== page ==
Age of criminal responsibility for children reviewed

By ZBC Reporter

THE age of criminal responsibility for a child is being reviewed upwards from 7 to 12 years.

This was revealed in a Post-Cabinet Media Briefing by the Minister of Information ,Publicity and Broadcasting Services Senator Monica Mutsvangwa this Tuesday.

The review is being done in line with the Child Justice Bill,2020 which was presented by the Minister of Justice,Legal and Parliamentary Affairs Honourable Ziyambi Ziyambi.

The nation is informed that the Bill will establish a Child Justice System for children in conflict with the law, in accordance with the values and principles underpinning the Constitution and the international obligations of Zimbabwe,she said.

Furthermore, the Bill will provide for legal representation for children; and the sentencing options available for children. The age of criminal responsibility of a child is being reviewed upwards from 7 to 12 years. The Bill also provides for the establishment of child justice committees at national, provincial and district levels ,added Mutsvangwa.

The Bill seeks to entrench the principles of rehabilitation and restorative justice as an integral part of the child justice system, and to establish procedures for the screening of children to create special rules for a Child Justice Court.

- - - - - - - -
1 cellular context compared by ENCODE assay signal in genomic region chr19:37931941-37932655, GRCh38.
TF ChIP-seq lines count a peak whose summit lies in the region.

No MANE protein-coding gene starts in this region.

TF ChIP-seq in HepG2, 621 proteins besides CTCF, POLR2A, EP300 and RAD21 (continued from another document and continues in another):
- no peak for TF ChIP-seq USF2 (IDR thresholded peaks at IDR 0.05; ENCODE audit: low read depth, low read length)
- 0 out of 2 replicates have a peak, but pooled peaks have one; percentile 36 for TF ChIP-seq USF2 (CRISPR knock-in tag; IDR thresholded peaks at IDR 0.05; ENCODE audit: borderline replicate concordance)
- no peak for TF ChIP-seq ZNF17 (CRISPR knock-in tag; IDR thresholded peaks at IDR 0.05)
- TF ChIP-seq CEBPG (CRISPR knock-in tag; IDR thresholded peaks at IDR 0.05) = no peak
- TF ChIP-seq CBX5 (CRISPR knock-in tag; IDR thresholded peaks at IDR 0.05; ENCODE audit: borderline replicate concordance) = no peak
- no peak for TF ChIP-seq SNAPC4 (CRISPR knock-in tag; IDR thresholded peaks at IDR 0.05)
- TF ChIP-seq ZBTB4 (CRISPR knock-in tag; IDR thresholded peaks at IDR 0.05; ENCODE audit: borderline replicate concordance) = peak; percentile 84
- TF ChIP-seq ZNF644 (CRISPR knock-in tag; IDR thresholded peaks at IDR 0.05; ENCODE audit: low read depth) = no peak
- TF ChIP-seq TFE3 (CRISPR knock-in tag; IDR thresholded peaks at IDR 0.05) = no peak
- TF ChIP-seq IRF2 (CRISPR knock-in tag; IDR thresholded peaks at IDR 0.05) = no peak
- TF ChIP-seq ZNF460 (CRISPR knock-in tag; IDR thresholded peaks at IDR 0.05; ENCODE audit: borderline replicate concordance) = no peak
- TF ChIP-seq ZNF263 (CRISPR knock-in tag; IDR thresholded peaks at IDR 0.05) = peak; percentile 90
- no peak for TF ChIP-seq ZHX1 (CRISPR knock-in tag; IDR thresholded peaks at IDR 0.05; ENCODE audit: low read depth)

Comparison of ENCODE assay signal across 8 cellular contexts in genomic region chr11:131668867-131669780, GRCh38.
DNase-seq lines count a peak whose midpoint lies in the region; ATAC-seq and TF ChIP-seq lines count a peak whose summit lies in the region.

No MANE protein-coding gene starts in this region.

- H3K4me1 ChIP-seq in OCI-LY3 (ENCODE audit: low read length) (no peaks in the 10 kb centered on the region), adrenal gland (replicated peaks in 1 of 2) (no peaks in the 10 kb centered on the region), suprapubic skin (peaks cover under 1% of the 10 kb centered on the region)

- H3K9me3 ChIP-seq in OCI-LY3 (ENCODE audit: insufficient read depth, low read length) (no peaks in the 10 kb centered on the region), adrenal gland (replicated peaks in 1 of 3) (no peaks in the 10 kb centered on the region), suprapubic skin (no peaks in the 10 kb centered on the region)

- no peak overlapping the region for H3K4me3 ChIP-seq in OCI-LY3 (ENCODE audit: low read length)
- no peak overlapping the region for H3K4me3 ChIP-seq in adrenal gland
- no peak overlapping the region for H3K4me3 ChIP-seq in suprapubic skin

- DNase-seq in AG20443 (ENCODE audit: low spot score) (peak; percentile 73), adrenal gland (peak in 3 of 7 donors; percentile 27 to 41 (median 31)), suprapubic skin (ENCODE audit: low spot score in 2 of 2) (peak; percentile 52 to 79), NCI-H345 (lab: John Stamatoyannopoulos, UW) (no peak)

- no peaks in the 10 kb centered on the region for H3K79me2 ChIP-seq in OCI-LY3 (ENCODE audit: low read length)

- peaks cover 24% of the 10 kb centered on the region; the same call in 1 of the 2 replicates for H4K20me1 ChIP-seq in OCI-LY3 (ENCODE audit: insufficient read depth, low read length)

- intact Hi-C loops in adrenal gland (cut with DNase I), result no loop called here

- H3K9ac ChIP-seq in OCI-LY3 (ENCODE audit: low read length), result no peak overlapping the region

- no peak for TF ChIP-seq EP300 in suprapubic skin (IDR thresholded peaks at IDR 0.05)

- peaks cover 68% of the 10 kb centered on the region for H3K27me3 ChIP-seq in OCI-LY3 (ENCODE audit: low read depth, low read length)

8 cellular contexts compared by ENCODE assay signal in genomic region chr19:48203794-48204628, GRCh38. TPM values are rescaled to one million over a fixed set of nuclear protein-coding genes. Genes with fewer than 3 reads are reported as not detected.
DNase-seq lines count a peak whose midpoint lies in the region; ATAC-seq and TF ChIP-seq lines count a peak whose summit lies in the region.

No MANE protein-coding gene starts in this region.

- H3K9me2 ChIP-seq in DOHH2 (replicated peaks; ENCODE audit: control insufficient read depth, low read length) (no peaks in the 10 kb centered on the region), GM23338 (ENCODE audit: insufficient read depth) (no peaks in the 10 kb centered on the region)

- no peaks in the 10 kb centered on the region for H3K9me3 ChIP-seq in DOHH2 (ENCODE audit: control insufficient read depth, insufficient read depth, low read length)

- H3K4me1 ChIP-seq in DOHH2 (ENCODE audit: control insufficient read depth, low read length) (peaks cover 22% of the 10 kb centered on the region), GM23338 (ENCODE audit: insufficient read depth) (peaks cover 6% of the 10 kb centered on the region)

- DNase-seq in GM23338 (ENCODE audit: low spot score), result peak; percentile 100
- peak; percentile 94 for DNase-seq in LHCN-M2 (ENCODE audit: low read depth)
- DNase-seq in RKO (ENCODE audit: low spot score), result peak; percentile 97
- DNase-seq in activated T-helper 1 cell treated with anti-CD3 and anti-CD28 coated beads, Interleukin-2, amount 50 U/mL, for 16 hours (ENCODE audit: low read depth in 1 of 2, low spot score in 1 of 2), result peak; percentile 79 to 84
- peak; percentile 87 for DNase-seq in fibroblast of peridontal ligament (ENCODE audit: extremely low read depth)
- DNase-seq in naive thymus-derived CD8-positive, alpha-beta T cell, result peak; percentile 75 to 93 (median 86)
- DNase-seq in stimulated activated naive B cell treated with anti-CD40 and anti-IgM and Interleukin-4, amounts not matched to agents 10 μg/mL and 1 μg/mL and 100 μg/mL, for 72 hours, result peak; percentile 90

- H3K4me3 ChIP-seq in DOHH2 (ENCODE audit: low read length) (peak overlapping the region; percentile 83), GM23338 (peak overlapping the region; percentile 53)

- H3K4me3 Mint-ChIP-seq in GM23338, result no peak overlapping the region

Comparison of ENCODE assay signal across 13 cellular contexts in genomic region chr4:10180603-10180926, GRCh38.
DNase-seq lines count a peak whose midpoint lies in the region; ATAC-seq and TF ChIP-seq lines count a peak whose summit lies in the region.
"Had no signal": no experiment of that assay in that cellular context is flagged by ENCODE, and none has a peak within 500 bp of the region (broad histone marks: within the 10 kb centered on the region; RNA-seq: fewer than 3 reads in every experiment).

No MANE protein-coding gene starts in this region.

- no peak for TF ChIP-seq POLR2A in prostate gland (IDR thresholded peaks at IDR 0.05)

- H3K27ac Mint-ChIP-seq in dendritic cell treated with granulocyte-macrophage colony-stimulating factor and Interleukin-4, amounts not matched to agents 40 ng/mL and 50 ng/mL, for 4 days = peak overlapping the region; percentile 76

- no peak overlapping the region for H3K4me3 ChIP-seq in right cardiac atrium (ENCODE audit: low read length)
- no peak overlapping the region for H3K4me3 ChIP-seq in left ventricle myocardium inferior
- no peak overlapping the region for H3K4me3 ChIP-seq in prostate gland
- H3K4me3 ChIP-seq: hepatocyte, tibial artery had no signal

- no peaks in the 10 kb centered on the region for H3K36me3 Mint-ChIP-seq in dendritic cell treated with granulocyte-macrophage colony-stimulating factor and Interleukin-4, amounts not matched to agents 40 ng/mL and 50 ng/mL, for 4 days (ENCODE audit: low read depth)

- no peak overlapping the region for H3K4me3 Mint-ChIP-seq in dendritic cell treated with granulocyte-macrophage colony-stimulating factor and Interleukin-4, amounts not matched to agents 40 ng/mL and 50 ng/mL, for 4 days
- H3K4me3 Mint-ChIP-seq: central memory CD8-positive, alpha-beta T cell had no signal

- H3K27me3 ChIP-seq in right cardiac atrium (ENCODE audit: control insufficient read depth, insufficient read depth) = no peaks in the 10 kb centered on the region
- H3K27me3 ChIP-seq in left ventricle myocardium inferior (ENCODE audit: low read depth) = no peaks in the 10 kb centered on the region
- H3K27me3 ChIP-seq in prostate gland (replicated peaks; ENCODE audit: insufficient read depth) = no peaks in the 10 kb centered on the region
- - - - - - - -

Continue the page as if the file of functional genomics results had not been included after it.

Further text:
Cabinet also considered and approved the Children’s Amendment Bill 2021 .

It will be amended to align with the 2013 Constitution and incorporate provisions of International Conventions and treaties that Zimbabwe has ratified.

The Bill widens and criminalises instances of child abuse to include allowing a child to reside in or to frequent a brothel; causing the seduction, abduction or commercial sexual exploitation of a child; and causing a child to participate in the propagation of child sexual abuse material. The denial of medical treatment or access to medical treatment to a child without reasonable cause will also be criminalised,Senator Mutsvangwa said.

The Bill places an obligation on any professional person who becomes aware or suspects, on reasonable grounds, that a child is being abused, to report that person to a Police Officer or a Child Protection Officer.

Furthermore, the Bill will criminalise parents or guardians who enable the commission of an offence by a child or fail to take reasonable steps to ensure that the child does not commit an offence.

It was highlighted that institutions that receive children must accommodate them in a family-type environment.

A break in the issue has also come in the form of a new clause that has been incorporated to empower probation officers to obtain birth certificates for children without parental care.